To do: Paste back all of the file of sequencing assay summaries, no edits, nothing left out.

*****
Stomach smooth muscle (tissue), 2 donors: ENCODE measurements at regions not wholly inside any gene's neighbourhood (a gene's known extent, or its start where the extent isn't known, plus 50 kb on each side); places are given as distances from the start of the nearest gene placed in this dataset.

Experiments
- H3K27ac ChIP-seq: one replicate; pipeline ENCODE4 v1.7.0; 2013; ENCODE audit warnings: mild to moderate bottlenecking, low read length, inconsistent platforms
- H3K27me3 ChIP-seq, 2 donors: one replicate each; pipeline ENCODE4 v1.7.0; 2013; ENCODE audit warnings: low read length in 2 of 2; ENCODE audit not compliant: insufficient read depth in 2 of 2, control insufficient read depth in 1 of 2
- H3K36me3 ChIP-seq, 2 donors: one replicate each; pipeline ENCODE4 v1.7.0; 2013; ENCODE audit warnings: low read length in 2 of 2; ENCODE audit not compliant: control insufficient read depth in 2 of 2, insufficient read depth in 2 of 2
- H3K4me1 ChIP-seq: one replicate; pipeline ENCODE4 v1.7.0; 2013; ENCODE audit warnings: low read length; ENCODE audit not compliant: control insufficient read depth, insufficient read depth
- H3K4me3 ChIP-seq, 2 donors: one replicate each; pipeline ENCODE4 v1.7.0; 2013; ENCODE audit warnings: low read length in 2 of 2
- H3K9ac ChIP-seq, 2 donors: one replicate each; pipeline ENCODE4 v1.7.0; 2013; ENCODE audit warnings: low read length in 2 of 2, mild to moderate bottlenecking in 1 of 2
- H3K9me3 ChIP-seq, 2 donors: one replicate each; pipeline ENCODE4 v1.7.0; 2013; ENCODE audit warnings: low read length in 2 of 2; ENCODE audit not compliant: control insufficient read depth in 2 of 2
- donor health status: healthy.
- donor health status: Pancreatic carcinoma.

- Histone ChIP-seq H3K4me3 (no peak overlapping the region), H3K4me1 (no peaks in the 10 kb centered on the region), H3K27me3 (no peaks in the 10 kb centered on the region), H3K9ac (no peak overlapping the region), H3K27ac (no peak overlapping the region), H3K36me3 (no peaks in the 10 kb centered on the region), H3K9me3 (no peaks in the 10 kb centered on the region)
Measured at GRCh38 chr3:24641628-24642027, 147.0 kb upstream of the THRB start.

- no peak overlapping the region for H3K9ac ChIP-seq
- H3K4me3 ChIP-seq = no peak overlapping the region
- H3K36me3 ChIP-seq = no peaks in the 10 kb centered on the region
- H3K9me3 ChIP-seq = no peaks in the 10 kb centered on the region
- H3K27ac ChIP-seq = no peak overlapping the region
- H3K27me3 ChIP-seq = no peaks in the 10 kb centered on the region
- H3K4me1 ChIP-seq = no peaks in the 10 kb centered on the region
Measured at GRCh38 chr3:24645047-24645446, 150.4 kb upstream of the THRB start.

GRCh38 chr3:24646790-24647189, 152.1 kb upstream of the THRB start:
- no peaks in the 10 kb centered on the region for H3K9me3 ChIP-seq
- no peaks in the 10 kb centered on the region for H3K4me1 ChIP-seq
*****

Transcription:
Stomach smooth muscle (tissue), 2 donors: ENCODE measurements at regions not wholly inside any gene's neighbourhood (a gene's known extent, or its start where the extent isn't known, plus 50 kb on each side); places are given as distances from the start of the nearest gene placed in this dataset.

Experiments
- H3K27ac ChIP-seq: one replicate; pipeline ENCODE4 v1.7.0; 2013; ENCODE audit warnings: mild to moderate bottlenecking, low read length, inconsistent platforms
- H3K27me3 ChIP-seq, 2 donors: one replicate each; pipeline ENCODE4 v1.7.0; 2013; ENCODE audit warnings: low read length in 2 of 2; ENCODE audit not compliant: insufficient read depth in 2 of 2, control insufficient read depth in 1 of 2
- H3K36me3 ChIP-seq, 2 donors: one replicate each; pipeline ENCODE4 v1.7.0; 2013; ENCODE audit warnings: low read length in 2 of 2; ENCODE audit not compliant: control insufficient read depth in 2 of 2, insufficient read depth in 2 of 2
- H3K4me1 ChIP-seq: one replicate; pipeline ENCODE4 v1.7.0; 2013; ENCODE audit warnings: low read length; ENCODE audit not compliant: control insufficient read depth, insufficient read depth
- H3K4me3 ChIP-seq, 2 donors: one replicate each; pipeline ENCODE4 v1.7.0; 2013; ENCODE audit warnings: low read length in 2 of 2
- H3K9ac ChIP-seq, 2 donors: one replicate each; pipeline ENCODE4 v1.7.0; 2013; ENCODE audit warnings: low read length in 2 of 2, mild to moderate bottlenecking in 1 of 2
- H3K9me3 ChIP-seq, 2 donors: one replicate each; pipeline ENCODE4 v1.7.0; 2013; ENCODE audit warnings: low read length in 2 of 2; ENCODE audit not compliant: control insufficient read depth in 2 of 2
- donor health status: healthy.
- donor health status: Pancreatic carcinoma.

- Histone ChIP-seq H3K4me3 (no peak overlapping the region), H3K4me1 (no peaks in the 10 kb centered on the region), H3K27me3 (no peaks in the 10 kb centered on the region), H3K9ac (no peak overlapping the region), H3K27ac (no peak overlapping the region), H3K36me3 (no peaks in the 10 kb centered on the region), H3K9me3 (no peaks in the 10 kb centered on the region)
Measured at GRCh38 chr3:24641628-24642027, 147.0 kb upstream of the THRB start.

- no peak overlapping the region for H3K9ac ChIP-seq
- H3K4me3 ChIP-seq = no peak overlapping the region
- H3K36me3 ChIP-seq = no peaks in the 10 kb centered on the region
- H3K9me3 ChIP-seq = no peaks in the 10 kb centered on the region
- H3K27ac ChIP-seq = no peak overlapping the region
- H3K27me3 ChIP-seq = no peaks in the 10 kb centered on the region
- H3K4me1 ChIP-seq = no peaks in the 10 kb centered on the region
Measured at GRCh38 chr3:24645047-24645446, 150.4 kb upstream of the THRB start.

GRCh38 chr3:24646790-24647189, 152.1 kb upstream of the THRB start:
- no peaks in the 10 kb centered on the region for H3K9me3 ChIP-seq
- no peaks in the 10 kb centered on the region for H3K4me1 ChIP-seq